Podcast Audio Recording Tips
Before you begin podcasting develop
a plan and a format for your show. Determine the
focus of your podcast and what types of guests
you would like to interview. Time spent planning
your show will contribute to it's success.
Location, Location, Location
When you are producing a podcast on a regular
basis it is important that you select an appropriate
location for the recording to take place. The
location should be free of external distractions
and relatively quiet. It is easiest if you use
the same location each time, that way the equipment
can remain in place and will not require moving
or setup each time you produce a show.
The room should have a carpet or
furniture that will absorb echoes and dampen the
sound. The room should also have a door, so that
you will not have unexpected interruptions. Reduce
extraneous noise by turning off fans or any equipment.
Consider hanging a note on the door, so that you
will not be disturbed while recording.
Recording Away from Home
When taking your podcast on the road it is equally
important that the quality of the podcast is not
compromised for the sake of portability. Consider
using a directional microphone or finding a quiet
alcove for interviews when on the road.
Make every effort to minimize background noise,
at the very least use software that will allow
you to edit out extraneous noises that occur while
Before you begin recording sample different volumes
and microphone distances and determine what levels
result in the best recordings. To save time, do
a test recording and listen to it prior to every
show, this will help you catch anything that was
inadvertedly unplugged. Spending a little more
money on your microphone goes a long way.
Permissions and Contracts
The legalities surrounding audio recording are
a bit muddled. Regardless of what the legalities
are in your region, it is best that you request
permission prior to recording anyone!
When requesting an interview with
a specific individual, be sure to tell them the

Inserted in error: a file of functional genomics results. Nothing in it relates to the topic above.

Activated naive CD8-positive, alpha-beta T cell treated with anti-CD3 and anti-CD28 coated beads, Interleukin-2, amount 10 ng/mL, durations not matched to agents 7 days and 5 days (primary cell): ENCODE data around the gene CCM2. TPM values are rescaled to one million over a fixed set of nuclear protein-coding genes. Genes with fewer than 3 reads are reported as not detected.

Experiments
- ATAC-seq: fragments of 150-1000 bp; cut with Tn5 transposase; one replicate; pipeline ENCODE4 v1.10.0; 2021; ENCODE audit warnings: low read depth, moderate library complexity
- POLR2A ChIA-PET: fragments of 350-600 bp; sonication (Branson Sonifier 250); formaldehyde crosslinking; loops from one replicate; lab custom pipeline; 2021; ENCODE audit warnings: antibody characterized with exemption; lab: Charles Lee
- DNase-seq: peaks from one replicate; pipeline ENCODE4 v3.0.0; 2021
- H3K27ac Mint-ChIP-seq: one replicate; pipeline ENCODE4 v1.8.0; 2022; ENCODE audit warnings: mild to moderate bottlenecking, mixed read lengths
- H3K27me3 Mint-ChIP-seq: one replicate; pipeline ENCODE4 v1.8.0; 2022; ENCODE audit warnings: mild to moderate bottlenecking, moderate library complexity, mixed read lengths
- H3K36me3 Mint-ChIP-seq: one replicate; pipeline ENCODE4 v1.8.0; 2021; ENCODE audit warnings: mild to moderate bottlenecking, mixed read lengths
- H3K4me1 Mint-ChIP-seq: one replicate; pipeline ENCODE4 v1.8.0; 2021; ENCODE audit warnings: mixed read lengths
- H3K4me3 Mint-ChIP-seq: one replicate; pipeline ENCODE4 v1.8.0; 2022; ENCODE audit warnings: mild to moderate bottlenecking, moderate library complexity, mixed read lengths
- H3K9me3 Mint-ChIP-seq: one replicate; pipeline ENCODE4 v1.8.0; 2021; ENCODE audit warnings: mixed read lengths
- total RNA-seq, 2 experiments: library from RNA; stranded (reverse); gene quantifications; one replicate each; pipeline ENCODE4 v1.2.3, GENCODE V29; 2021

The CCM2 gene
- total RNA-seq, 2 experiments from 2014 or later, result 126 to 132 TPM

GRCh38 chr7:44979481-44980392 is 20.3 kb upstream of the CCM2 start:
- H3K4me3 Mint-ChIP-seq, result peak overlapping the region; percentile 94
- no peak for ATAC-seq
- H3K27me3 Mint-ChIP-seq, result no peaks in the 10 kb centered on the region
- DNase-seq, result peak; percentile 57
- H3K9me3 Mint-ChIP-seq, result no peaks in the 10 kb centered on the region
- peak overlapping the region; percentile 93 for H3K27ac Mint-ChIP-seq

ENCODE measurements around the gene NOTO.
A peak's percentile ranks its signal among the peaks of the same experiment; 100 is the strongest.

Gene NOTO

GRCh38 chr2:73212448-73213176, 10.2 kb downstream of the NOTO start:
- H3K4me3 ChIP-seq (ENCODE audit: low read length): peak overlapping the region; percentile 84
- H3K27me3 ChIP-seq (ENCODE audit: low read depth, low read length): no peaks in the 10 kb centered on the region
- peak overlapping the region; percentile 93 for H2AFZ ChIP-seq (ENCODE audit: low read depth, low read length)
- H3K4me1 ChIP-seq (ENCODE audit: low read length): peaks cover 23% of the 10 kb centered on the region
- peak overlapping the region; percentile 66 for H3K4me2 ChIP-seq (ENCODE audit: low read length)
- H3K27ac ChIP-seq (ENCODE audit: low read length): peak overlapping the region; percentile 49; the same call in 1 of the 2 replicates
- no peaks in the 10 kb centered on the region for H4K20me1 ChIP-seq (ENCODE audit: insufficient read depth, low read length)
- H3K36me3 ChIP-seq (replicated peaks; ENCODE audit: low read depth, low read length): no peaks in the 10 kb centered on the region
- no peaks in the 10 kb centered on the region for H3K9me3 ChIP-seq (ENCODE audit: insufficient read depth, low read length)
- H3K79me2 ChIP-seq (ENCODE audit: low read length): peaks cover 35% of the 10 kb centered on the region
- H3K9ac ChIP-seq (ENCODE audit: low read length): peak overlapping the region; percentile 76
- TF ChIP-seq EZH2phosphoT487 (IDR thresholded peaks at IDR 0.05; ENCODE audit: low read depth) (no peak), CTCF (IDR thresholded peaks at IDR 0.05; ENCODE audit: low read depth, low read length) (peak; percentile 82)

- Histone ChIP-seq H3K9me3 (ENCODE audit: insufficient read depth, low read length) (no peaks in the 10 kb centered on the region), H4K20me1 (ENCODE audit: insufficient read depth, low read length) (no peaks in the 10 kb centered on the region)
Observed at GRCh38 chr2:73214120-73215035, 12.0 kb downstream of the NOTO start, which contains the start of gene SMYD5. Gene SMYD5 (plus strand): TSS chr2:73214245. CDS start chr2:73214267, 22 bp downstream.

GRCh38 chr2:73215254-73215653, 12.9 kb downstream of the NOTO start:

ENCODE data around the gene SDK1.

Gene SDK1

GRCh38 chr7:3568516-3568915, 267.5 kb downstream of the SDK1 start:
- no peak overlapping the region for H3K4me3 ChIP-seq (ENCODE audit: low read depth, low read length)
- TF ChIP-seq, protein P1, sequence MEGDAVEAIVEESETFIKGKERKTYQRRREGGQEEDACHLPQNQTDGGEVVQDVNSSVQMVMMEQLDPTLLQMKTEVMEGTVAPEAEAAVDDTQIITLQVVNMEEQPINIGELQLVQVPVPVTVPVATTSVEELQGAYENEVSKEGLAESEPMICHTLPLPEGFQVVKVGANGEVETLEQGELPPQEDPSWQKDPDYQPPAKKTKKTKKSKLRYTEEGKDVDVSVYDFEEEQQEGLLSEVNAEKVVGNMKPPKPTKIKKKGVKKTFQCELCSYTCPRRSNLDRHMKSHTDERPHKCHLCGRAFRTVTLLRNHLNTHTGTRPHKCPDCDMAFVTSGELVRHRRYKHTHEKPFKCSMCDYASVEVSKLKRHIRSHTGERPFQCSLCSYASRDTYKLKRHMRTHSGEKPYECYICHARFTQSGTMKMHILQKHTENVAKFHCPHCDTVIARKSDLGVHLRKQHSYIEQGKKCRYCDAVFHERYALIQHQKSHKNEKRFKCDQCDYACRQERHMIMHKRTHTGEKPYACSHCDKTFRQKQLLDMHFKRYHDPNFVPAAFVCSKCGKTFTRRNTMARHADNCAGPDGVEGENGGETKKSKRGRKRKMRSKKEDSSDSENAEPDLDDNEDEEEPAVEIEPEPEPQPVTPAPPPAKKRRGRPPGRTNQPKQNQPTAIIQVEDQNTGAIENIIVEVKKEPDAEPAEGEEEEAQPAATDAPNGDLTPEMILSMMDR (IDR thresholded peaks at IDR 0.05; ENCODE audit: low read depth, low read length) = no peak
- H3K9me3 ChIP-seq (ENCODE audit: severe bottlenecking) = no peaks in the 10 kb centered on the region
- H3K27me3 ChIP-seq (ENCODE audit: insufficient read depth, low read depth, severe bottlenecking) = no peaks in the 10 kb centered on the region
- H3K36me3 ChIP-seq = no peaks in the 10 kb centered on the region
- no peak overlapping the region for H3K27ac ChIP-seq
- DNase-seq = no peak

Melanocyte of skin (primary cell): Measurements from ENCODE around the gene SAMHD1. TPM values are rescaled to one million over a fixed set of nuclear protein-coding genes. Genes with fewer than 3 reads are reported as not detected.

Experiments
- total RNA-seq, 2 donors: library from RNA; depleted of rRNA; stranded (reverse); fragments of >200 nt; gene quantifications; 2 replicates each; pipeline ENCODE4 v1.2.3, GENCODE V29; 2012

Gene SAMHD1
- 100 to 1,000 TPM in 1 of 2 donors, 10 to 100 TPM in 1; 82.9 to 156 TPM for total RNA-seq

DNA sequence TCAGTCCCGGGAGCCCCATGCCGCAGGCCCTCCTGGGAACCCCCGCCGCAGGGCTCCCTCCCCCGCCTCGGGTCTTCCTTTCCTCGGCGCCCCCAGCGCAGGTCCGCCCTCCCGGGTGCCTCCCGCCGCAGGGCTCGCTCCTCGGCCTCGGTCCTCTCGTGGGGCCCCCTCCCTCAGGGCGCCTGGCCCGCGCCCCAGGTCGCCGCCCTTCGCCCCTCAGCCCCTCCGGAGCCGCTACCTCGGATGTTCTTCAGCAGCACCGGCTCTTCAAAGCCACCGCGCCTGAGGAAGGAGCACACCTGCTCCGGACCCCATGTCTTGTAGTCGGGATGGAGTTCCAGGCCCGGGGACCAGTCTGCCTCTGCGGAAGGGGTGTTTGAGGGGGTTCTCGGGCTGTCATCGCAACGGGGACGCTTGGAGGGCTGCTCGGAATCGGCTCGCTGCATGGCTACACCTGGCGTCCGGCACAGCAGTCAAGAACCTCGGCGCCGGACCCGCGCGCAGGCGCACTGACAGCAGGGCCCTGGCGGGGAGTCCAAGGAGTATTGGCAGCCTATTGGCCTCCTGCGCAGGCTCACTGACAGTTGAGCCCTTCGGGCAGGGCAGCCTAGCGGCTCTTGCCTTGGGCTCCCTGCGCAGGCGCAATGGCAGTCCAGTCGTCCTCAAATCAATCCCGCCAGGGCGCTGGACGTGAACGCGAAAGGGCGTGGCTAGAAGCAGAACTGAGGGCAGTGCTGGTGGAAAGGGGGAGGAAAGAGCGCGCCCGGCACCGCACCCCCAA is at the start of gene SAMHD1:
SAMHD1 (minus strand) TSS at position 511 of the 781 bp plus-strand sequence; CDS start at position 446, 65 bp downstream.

topic of the show and give them an idea what types
of questions to expect. Let them know how long
the interview is planned for and the format of
the show. Let prospective interviews know whether
the broadcast will be edited or will the interview
be broadcast live. It is always a good idea to
provide interviewees a link to previous interviews.
If the interviewee will require any specific equipment
or software, provide them ample notice and do
a test run to ensure that everything is working
A little preparation goes a long way; if you have
an interview scheduled, be sure to adequately
prepare. Make sure that you can accurately pronounce
the interviewers proper name, and ask them prior
to the interview how they would like to be addressed.
Research the interviewee and come up with a list
of questions. In some cases it might be appropriate
to provide the interviewee the list of questions
prior to the interview, this will not only help
them prepare but help them relax and prepare for
their on-air debut. If you prefer not to tip your
hand in providing the questions prior to the interview,
then be sure that you have an idea of what their
reaction and responses will be. Follow up questions
should based on the interviewee's reactions to
your queries. While broadcasting, use your research
notes as talking points to direct the conversation.
When you guest is talking let them explain their
point of view; don't interrupt them unless there
is a point to clarify.
Biographies of show guests should
be included in the show notes or on the shows
websites. Request the interviewee send a photo
to be included along with the biography. After
the show is published be sure to thank the interviewee
and provide them a link to the finished interview
along with instructions on how they can listen
to the show.
Use voice inflections to add emotion and passion
to your comments and questions. Use music between
segments not only does theme music create a brand
and audio identity, it also helps transition one
segment to another. Intro and outros can soften
a podcast and give it a little extra polish. Introduce
your podcast at the beginning and end of the show.
Remind listeners who and what they are listening
too. This is your opportunity to establish your
audio brand. And finally have fun, listeners will
be able to tell if your podcast is a labor of
love or a painful rendition, keep your spirits
up and your mood light!
About the Author:
Sharon Housley manages marketing for FeedForAll
software for creating, editing, publishing RSS
feeds and podcasts. In addition Sharon manages
marketing for RecordForAll http://www.recordforall.com
audio recording and editing software.